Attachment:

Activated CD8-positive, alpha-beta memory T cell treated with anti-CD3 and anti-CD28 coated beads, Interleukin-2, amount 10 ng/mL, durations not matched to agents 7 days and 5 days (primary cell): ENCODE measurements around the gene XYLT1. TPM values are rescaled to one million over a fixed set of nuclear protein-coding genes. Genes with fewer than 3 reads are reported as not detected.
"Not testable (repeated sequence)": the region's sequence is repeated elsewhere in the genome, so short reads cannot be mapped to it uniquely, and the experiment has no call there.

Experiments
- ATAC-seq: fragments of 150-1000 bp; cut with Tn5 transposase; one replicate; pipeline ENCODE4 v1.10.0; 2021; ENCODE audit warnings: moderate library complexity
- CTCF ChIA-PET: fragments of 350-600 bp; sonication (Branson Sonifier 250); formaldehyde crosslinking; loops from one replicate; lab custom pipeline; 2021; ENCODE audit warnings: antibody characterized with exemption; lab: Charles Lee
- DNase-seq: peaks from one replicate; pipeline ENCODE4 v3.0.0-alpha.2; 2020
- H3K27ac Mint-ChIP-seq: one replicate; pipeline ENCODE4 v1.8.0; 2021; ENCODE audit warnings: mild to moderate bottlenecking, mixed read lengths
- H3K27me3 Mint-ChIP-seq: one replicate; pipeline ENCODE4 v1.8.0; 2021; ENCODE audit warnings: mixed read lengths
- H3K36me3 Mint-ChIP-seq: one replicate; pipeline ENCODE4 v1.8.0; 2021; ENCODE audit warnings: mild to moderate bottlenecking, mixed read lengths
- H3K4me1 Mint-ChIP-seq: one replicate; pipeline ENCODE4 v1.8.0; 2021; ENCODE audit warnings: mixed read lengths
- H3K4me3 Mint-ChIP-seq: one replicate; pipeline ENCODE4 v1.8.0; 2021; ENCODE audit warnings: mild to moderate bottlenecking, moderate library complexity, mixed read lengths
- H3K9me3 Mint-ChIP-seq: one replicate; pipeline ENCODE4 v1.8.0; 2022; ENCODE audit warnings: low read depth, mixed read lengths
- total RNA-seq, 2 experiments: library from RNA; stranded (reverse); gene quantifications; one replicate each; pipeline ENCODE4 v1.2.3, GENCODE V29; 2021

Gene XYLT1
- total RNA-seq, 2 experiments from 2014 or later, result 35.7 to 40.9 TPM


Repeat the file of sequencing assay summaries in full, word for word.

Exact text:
Activated CD8-positive, alpha-beta memory T cell treated with anti-CD3 and anti-CD28 coated beads, Interleukin-2, amount 10 ng/mL, durations not matched to agents 7 days and 5 days (primary cell): ENCODE measurements around the gene XYLT1. TPM values are rescaled to one million over a fixed set of nuclear protein-coding genes. Genes with fewer than 3 reads are reported as not detected.
"Not testable (repeated sequence)": the region's sequence is repeated elsewhere in the genome, so short reads cannot be mapped to it uniquely, and the experiment has no call there.

Experiments
- ATAC-seq: fragments of 150-1000 bp; cut with Tn5 transposase; one replicate; pipeline ENCODE4 v1.10.0; 2021; ENCODE audit warnings: moderate library complexity
- CTCF ChIA-PET: fragments of 350-600 bp; sonication (Branson Sonifier 250); formaldehyde crosslinking; loops from one replicate; lab custom pipeline; 2021; ENCODE audit warnings: antibody characterized with exemption; lab: Charles Lee
- DNase-seq: peaks from one replicate; pipeline ENCODE4 v3.0.0-alpha.2; 2020
- H3K27ac Mint-ChIP-seq: one replicate; pipeline ENCODE4 v1.8.0; 2021; ENCODE audit warnings: mild to moderate bottlenecking, mixed read lengths
- H3K27me3 Mint-ChIP-seq: one replicate; pipeline ENCODE4 v1.8.0; 2021; ENCODE audit warnings: mixed read lengths
- H3K36me3 Mint-ChIP-seq: one replicate; pipeline ENCODE4 v1.8.0; 2021; ENCODE audit warnings: mild to moderate bottlenecking, mixed read lengths
- H3K4me1 Mint-ChIP-seq: one replicate; pipeline ENCODE4 v1.8.0; 2021; ENCODE audit warnings: mixed read lengths
- H3K4me3 Mint-ChIP-seq: one replicate; pipeline ENCODE4 v1.8.0; 2021; ENCODE audit warnings: mild to moderate bottlenecking, moderate library complexity, mixed read lengths
- H3K9me3 Mint-ChIP-seq: one replicate; pipeline ENCODE4 v1.8.0; 2022; ENCODE audit warnings: low read depth, mixed read lengths
- total RNA-seq, 2 experiments: library from RNA; stranded (reverse); gene quantifications; one replicate each; pipeline ENCODE4 v1.2.3, GENCODE V29; 2021

Gene XYLT1
- total RNA-seq, 2 experiments from 2014 or later, result 35.7 to 40.9 TPM